The Australian Council of Learned Academies (ACOLA) says all research fields provide valued contributions to a knowledge economy and healthy society.
The Council was responding to analysis by University of Melbourne researchers showing “massive differences” in the likelihood of becoming a Fellow of the Australian Academy of Science (AAS) based on scientific domain.
“It is unfortunate that not all research fields receive balanced attention, funding and recognition,” ACOLA chief executive Ryan Winn says.
“ACOLA would welcome actions and investments from governments, the research sector and academies to support this endeavour.”
ACOLA convenes Australia’s 5 Learned Academies – including the AAS, Australian Academy of the Humanities, Academy of the Social Sciences in Australia, Australian Academy of Technological Sciences and Engineering and Australian Academy of Health and Medical Sciences – to provide “evidence-informed interdisciplinary perspectives to public debate”.
Winn says ACOLA’s work is “fundamentally based in interdisciplinary, balanced and independent advice and information sharing, so exploring, considering and valuing the contributions of different fields of research is core to our identity.”
However, because the organisation plays a convening, rather than an oversight body, it is not directly involved in academy Fellow election processes.
Winn says, when ACOLA is working on projects or submissions, it invites all 5 Learned Academies to put forward appropriate experts and also works with the Australian Institute of Aboriginal and Torres Strait Islander Studies to ensure the inclusion of Indigenous perspectives.
“Working groups and panels are assembled with high attention to gender diversity, geographic insights, relevance of expertise as advised by academies, and availability as advised by the Fellows,” Winn says.
“We have frequently observed that the social aspects, applied sciences and community considerations of policy challenges, involving questions such as accessibility, trust, and equity play an equally important role in scientific questions and progress.”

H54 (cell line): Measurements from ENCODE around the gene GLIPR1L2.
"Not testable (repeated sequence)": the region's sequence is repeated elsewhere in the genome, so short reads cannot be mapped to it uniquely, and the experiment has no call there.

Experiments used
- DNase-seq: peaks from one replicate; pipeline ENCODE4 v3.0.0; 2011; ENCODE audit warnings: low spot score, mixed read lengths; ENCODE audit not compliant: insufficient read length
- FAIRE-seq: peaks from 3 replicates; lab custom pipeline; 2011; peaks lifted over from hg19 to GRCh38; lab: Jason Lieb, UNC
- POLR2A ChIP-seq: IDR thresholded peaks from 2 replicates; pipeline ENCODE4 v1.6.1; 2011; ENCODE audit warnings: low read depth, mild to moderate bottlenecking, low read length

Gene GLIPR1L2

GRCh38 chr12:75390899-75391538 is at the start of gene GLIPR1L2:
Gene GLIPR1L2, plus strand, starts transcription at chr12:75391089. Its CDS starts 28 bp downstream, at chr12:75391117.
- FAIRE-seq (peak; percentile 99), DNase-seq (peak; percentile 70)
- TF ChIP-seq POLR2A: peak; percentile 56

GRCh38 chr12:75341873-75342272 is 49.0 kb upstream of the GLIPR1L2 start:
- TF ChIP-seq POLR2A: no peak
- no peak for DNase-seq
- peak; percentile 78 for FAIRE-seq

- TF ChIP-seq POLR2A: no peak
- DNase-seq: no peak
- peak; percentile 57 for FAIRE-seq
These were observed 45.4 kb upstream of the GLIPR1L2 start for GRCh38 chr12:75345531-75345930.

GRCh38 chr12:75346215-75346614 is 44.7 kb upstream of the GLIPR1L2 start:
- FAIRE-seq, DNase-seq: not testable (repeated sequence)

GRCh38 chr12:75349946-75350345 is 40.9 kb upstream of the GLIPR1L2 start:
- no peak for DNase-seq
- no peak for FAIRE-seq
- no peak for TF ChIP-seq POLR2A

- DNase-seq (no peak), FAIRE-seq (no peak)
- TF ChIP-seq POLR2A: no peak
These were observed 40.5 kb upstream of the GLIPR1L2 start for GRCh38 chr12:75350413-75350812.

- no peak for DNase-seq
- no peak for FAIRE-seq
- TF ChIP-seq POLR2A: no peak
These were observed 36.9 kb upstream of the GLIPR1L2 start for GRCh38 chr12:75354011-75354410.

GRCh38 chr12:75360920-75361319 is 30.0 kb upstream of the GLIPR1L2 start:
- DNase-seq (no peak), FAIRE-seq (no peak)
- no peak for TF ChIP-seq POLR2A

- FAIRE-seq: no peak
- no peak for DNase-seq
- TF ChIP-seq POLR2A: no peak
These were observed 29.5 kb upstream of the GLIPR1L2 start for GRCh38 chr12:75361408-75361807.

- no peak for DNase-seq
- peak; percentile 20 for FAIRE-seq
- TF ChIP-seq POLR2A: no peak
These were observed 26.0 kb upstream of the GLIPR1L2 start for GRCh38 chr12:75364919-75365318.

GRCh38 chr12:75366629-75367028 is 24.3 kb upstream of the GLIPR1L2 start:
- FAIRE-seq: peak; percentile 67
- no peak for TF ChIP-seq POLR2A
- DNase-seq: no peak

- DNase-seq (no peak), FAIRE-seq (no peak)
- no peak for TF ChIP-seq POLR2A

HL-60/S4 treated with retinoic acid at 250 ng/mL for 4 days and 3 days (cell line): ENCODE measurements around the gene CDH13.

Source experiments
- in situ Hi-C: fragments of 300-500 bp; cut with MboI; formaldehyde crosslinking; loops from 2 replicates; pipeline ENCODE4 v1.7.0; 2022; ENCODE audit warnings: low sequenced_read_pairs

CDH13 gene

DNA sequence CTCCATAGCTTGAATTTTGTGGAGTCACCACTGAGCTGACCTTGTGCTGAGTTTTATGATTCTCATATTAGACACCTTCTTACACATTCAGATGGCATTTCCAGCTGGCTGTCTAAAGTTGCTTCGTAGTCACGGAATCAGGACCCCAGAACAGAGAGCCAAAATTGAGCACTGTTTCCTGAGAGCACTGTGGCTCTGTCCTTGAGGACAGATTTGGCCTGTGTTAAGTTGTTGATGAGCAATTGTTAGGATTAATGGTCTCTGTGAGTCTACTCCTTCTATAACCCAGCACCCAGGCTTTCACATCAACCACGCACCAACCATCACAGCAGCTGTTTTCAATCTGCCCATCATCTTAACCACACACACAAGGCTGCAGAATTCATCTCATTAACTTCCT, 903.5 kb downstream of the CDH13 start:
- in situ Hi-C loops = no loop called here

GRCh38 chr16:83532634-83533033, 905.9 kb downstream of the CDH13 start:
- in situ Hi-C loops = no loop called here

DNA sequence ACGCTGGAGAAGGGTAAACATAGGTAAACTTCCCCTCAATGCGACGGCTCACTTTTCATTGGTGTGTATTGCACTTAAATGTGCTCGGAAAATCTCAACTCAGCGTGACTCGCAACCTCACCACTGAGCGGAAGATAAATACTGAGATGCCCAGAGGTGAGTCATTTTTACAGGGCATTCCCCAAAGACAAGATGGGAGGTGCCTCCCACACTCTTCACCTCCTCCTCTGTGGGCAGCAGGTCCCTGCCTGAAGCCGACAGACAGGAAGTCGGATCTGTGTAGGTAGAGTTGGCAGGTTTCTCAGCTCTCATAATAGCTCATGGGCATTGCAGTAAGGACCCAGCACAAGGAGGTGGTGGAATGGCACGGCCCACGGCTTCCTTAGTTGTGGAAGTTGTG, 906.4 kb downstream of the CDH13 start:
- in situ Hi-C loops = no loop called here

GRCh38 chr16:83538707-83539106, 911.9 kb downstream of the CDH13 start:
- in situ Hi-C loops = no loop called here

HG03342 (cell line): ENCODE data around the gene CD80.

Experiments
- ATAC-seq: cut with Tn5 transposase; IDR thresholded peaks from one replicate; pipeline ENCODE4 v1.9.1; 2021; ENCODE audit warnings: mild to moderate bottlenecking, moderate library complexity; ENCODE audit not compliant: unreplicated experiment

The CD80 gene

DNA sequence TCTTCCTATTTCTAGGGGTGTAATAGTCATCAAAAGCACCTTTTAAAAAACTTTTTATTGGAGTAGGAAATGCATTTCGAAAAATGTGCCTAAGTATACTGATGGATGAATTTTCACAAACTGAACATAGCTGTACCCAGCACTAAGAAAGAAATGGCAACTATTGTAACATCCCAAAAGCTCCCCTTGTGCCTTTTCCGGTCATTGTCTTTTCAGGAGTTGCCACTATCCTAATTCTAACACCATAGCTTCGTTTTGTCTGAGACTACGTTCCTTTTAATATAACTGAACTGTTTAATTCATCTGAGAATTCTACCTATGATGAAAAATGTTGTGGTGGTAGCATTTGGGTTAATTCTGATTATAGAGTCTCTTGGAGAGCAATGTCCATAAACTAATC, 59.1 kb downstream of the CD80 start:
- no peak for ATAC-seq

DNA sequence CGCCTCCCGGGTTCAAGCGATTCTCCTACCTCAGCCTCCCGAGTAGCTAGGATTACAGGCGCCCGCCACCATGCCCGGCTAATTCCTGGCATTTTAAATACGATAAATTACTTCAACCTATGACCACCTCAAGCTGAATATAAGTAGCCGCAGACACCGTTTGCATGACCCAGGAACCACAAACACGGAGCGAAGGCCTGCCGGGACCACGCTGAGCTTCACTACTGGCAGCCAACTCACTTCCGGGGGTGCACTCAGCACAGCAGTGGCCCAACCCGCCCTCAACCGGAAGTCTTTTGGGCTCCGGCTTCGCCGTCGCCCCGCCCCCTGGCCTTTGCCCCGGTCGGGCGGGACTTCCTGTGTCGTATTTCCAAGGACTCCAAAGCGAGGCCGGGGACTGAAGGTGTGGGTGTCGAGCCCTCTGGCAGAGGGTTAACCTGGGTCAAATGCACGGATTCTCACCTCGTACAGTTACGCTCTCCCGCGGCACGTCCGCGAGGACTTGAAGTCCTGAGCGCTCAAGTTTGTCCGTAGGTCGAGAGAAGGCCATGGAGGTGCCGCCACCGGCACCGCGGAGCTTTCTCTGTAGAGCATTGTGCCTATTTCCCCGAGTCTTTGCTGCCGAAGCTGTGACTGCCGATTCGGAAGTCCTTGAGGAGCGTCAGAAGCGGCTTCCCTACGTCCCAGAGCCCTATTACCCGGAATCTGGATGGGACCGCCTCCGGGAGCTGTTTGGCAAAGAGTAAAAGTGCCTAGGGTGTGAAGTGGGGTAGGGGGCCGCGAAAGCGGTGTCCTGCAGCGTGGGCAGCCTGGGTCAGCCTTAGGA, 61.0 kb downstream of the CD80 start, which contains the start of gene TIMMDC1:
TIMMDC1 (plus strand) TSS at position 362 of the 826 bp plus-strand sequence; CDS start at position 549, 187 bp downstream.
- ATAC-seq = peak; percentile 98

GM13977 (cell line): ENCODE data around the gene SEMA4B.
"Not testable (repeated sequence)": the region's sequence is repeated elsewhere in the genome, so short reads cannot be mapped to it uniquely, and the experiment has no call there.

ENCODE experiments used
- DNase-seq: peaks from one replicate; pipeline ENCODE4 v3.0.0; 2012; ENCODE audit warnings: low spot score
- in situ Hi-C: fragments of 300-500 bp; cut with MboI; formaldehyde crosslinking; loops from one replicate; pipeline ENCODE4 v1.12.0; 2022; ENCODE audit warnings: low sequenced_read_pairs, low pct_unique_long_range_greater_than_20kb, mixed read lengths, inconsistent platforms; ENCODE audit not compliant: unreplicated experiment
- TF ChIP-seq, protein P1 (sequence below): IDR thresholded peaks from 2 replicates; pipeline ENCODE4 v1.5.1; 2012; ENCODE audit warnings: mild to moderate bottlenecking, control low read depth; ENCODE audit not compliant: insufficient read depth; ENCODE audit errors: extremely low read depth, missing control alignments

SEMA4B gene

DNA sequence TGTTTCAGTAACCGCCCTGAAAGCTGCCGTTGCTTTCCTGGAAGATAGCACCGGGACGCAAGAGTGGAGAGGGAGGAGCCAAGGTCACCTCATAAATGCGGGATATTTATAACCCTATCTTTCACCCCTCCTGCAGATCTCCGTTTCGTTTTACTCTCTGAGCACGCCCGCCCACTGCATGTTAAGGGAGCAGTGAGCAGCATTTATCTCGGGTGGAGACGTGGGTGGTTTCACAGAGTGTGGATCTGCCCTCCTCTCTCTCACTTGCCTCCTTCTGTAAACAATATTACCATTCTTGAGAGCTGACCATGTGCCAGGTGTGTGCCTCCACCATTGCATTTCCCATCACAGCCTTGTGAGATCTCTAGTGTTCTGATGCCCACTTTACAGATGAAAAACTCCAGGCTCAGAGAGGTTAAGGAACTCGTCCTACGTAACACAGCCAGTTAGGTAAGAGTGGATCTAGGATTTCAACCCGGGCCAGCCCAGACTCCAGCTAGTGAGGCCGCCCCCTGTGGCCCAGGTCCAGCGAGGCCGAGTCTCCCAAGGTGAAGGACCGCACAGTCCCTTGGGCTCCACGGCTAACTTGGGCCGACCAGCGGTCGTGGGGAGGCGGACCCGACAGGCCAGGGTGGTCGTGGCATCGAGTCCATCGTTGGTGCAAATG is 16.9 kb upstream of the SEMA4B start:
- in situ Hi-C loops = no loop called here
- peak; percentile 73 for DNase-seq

Publishing in Scientometrics, University of Melbourne researchers Professor Nick Haslam and Naomi Baes systematically assessed the likelihood of top Australian researchers becoming an AAS Fellow based on their scientific achievement and field.
They found top mathematicians are much more likely to be AAS Fellows than their equally distinguished peers across a number of influential disciplines, including engineering and psychology.
“More than 30% of top researchers in mathematics and statistics are Fellows, compared to less than 2% of top researchers working in psychological and cognitive sciences, or in agricultural science, fisheries and forestry,” the authors write.
Haslam says the disparity in Fellow appointment matters because: “To the extent that AAS Fellows […] don’t represent all of science, then certain kinds of sciences are not being given legitimacy, or given the voice that maybe they deserve in public debates.”
Professor Malcolm Sambridge, the AAS Secretary for Physical Sciences, says the Fellowship selection committees are spread across disciplines and “there is no explicit valuing of one area over another.”
Sambridge says the Fellow appointment process is rigorous and regularly reviewed, and the organisation recently introduced reforms to address bias across a range of issues including gender, geography and discipline.
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